Whisenhunt Archive

Maj. William Young Porter
December 7, 1829 - November 17, 1899
Swannanoa, Buncombe County, North Carolina

by Iris Teta Eubank Wagner

I listened to my mother remember her young years, living in the heart of the family, along the Swannanoa River in Black Mountain, North Carolina.  She remembered family conversation of how Uncle Will Porter had  made a gift of his farm at Swannanoa to his niece, Rachel Jane.  I remember my mother's  kind words in describing her Uncle Will.  Bonnie knew him through the memory of her grandmother, Rachel Jane Stepp Jones, with whom she lived, until Rachel's death in 1919.

During years of research, I've studied documents and censuses on which Uncle Will Porter is listed.     The following article is from The Asheville Daily Gazette (Asheville, North Carolina) Saturday, November 18, 1899, one day after the death of Maj. Porter :  

 . . . Major Porter was born and reared in Buncombe County and was widely known.  He enlisted at the beginning of the Civil War, and was later made Major of the home guard, which position he filled with credit until the surrender.  He was then appointed Justice of the Peace, which office he retained until a few years ago, and he was also a county commissioner at one time.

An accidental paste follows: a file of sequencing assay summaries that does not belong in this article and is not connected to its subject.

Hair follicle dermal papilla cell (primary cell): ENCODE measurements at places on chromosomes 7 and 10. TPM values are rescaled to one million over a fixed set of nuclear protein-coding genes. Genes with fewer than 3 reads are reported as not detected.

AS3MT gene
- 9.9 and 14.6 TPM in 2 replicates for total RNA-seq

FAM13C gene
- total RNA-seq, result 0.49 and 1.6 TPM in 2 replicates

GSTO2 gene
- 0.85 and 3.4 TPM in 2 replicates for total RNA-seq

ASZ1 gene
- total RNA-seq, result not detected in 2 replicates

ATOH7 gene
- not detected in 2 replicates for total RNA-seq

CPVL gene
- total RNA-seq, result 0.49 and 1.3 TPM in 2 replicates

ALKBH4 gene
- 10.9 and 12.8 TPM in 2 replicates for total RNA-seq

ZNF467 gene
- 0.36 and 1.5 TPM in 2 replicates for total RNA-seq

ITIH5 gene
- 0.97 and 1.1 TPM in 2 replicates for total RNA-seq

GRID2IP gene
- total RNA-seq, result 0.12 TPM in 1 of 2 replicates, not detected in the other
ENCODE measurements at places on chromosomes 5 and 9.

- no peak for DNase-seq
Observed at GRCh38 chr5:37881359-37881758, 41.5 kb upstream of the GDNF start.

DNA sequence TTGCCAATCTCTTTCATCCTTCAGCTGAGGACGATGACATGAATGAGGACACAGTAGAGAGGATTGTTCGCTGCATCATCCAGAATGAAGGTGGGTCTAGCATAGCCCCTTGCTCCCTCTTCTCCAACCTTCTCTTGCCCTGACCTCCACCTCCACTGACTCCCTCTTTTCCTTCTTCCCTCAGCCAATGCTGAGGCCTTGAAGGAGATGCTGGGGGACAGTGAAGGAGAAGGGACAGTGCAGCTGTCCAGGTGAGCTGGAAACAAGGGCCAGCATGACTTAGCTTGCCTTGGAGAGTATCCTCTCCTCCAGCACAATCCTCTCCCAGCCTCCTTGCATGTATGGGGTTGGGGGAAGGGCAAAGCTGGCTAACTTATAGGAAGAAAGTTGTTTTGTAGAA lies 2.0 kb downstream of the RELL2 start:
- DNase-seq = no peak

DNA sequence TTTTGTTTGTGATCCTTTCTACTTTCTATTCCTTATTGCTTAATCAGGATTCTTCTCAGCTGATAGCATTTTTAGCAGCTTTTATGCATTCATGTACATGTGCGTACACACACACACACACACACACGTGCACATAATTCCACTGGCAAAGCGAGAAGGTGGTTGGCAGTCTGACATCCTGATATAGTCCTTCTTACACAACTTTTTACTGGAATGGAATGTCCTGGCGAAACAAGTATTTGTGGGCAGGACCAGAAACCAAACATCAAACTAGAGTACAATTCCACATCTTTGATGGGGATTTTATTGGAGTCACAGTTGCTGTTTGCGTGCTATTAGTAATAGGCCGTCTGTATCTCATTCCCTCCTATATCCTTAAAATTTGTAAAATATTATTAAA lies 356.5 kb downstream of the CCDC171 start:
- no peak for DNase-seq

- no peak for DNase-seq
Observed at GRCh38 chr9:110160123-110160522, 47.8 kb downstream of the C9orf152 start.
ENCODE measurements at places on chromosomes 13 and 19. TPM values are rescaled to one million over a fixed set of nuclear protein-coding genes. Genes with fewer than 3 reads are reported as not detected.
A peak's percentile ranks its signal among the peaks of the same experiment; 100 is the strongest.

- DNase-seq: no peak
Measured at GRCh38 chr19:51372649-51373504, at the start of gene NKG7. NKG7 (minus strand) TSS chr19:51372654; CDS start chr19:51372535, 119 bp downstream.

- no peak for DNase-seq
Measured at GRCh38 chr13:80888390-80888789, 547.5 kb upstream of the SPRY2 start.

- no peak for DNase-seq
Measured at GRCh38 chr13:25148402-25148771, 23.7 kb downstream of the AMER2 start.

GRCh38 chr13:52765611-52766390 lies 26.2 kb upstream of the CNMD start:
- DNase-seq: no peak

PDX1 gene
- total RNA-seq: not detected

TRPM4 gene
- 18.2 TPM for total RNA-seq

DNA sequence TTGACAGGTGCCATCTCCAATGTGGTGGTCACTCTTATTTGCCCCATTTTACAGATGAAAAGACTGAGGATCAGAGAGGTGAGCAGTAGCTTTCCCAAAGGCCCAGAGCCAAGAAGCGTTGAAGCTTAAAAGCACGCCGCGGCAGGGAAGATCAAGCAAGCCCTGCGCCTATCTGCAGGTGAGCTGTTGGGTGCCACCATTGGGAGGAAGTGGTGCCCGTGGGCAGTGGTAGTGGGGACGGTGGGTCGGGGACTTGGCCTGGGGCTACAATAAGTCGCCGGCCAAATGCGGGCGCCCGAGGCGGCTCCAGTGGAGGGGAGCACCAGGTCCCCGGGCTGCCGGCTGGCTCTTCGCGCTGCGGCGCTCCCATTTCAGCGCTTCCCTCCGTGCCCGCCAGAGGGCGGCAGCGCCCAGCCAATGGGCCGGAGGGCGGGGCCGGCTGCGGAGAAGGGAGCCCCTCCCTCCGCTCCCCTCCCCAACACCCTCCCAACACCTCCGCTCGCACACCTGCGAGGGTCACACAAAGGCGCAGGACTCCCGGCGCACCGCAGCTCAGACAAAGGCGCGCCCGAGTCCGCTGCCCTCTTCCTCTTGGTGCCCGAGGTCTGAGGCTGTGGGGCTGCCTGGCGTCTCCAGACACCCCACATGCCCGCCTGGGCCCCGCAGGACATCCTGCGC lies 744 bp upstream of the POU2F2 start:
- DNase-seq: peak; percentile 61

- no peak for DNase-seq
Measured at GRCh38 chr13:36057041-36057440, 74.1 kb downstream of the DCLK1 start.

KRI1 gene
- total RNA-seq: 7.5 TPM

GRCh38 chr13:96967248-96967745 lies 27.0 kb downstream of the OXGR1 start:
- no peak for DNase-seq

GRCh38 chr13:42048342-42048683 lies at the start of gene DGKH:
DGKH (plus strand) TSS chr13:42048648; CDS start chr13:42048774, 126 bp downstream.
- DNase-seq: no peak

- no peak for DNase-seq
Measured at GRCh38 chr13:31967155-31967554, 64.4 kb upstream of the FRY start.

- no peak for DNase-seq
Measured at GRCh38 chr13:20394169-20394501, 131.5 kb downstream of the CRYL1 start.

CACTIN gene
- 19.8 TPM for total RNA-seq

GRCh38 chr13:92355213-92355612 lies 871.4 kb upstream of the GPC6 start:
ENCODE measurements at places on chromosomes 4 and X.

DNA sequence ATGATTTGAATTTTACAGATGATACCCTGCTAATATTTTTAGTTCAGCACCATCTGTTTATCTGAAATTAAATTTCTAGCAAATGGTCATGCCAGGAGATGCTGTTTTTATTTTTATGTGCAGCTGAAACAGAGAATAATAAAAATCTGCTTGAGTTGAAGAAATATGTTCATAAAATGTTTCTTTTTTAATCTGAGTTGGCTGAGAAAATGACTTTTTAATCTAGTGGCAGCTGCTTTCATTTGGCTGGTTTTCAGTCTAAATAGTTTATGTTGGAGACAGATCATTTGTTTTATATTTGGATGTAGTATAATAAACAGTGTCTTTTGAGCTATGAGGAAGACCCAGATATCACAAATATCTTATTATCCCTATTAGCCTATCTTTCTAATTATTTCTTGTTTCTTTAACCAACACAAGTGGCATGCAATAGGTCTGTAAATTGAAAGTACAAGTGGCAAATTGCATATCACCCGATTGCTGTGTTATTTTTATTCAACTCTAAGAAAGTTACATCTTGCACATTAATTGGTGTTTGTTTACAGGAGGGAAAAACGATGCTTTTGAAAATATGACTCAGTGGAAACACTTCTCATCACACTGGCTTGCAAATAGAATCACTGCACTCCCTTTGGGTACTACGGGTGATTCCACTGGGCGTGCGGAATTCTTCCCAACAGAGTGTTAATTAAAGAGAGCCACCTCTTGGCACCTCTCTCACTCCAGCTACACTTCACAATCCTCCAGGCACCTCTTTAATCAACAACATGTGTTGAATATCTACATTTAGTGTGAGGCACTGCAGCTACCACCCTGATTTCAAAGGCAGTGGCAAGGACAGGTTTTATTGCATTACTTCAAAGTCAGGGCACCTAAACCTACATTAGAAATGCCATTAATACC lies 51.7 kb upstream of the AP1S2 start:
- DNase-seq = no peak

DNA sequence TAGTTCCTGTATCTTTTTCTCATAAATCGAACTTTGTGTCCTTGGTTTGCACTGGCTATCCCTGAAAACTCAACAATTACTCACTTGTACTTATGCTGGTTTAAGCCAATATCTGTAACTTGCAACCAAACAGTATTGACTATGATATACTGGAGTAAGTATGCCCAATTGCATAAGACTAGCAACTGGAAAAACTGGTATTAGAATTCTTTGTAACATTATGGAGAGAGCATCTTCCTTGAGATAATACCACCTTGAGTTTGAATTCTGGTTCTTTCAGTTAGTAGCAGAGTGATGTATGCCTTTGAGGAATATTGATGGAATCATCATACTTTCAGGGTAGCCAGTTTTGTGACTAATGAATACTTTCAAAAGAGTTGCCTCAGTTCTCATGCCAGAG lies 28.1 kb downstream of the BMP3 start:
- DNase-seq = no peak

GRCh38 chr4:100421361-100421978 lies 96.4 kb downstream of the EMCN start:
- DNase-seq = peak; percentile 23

Major Porter was generally liked by his neighbors, his chief characteristic, generosity, which was exemplified in numerous events which occurred in the course of his life's history.

Guardian to Nieces Rachel Jane, Rose, and Elizabeth
William Y. Porter was among the several relatives appointed by the Buncombe Court to the Guardianship of his nieces, Rachel Jane, Rose, and Elizabeth Stepp, daughters of his sister, Isabella Anna Porter Stepp, and her husband, Joshua P. Stepp, who died in August,1862, during the Civil War.   Rachel's story tells in more detail the story of the gift of a house and farm by Major Porter.

The Family Photographs
The photograph, above, of
William Y. Porter, was one of  the pictures not identified in my great aunt Frances Whisenhunt's photograph  album.
   So, what  a  pleasure  it  was to discover a photograph of Uncle Will posted on ancestry.com, taken at the same photo sitting as the one in Aunt Frances' album. 

Until this lucky discovery, Uncle Will Porter had been only a name, an abstract place in my mind.  But now, I knew this handsome, thoughtful gentleman, and he was looking back at me. 

I very much appreciate being able to identify my photograph of  Uncle Will.  The similar photograph is owned by a descendant of William's brother, John Harvey Porter.

 William's Brother, John Harvey Porter 
Sarah Malinda Hemphill Porter (below left) was the wife of  William's brother, John Harvey Porter.  When I found this photograph of Sarah, it was included with the photo of William on ancestry.com.